With deluges of “thunder sleet” behind them and spring break only days away, it’s safe to assume that few teenagers are thinking about U.S. foreign trade policy. But for five Austin-bound McKinney Boyd High School students, that topic will consume the better part of their vacation next week as they compete in the UIL State Cross-Examination Debate Meet to be held March 10–15 on the campus of the University of Texas.
Ryan Sandmann, Robert Sean O’Neill, Grayson Butler, Jaime Alvarez and alternate Blaine Maher make up the two Cross-Examination Debate teams from Boyd who will represent not only their campus but all of McKinney ISD in the state competition.
“The UIL Cross-Examination Debate State Meet is celebrated as the largest high school debate tournament in the nation,” said Boyd debate coach Denise Hendricks. “Thousands of students from across the state of Texas compete each year in Cross-Examination Debate.”
The matter to be argued? “The United States federal government should substantially increase its economic engagement toward Cuba, Mexico or Venezuela.”
Teams of two will square off on this issue through several rounds of competition with one side arguing the affirmative and the other endorsing the negative. The objective is to present a solid case for one’s argument while exposing weakness in the opposing view through rigorous cross-examination.
No one knows until moments before the debate which stance he or she will argue, so preparation is key, and the Boyd teams have been getting ready for this since Christmas.
“We practice so much, and we do so much research that eventually whatever topic is put on us, we will be ready for it. So, that’s the goal—to be ready for anything that comes at you,” said Sandmann, a junior.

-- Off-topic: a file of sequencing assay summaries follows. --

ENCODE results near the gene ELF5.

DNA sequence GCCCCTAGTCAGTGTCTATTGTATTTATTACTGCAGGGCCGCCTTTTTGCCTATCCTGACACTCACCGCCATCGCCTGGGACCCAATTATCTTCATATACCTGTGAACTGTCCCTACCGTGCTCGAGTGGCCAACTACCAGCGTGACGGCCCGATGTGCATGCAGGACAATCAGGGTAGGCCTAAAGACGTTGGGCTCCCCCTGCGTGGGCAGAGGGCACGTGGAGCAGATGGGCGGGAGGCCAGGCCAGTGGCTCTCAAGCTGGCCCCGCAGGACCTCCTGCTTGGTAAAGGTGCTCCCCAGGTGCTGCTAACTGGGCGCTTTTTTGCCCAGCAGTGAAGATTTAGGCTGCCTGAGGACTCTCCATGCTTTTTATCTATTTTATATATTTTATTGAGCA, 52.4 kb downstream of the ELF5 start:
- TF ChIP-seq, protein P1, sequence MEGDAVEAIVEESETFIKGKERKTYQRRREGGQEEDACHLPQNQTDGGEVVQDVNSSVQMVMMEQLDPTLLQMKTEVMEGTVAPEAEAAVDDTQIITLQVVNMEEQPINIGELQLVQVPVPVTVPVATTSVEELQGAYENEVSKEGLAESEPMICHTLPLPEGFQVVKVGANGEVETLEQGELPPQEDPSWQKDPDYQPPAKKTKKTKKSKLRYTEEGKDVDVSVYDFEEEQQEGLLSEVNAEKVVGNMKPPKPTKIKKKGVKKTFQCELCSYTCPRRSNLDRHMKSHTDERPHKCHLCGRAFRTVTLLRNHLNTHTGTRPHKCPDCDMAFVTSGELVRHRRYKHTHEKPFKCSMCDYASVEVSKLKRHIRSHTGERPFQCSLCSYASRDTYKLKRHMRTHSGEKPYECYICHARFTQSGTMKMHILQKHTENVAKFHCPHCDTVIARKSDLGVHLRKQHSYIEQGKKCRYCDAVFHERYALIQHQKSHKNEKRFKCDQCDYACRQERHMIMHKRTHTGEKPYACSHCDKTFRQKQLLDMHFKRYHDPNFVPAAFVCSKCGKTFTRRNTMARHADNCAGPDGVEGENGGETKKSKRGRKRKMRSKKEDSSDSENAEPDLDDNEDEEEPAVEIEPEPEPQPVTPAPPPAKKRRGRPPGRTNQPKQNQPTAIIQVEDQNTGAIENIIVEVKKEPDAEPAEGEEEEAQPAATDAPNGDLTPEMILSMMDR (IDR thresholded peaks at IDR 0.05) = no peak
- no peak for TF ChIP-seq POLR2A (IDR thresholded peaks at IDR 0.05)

It’s a competition for quick thinkers who can adapt on the fly. The event follows a rigid time structure, so there is little opportunity to map out strategy once the debate is underway. “It’s all very time-oriented,” said Sandmann, “so you’ve got to be quick.”
And, a bit of obstinance comes in handy as well. “You have to be very stubborn. If you get a wrong point, you can’t back down. You can’t be like, ‘You’re right,’ and just give up. You’ve got to be stubborn and be attacking the whole time.”
As the argument unfolds, a panel of judges assesses the persuasiveness of each speaker.
“The judges vote in the way in which the debater persuades the judge to vote,” said Hendricks. “The burden on the debater is is to explain all of the real world issues following the framework to make policy. The debater’s job is to persuade the judge to vote in his or her favor by maintaining one’s position, all while discrediting his or her opponent’s position.”
Accomplishing that is no easy task when facing off against the best debaters in the state, but if preparation and commitment are essentials for success, the teams from Boyd should be in good shape.
“Those guys are super dedicated,” said Hendricks. “You have them in football coming in with their shoulder iced and still getting up and doing this all day on Saturdays. It’s amazing to me the dedication they have—eight days a week.”
So, while their peers are kicking back for a week of fun and relaxation next week, these five young men from McKinney Boyd High School will be locking mental horns with their gifted counterparts in Austin—debating economic policy.
This spring break is not for the faint of heart.
Story submitted by Shane Mauldin, MISD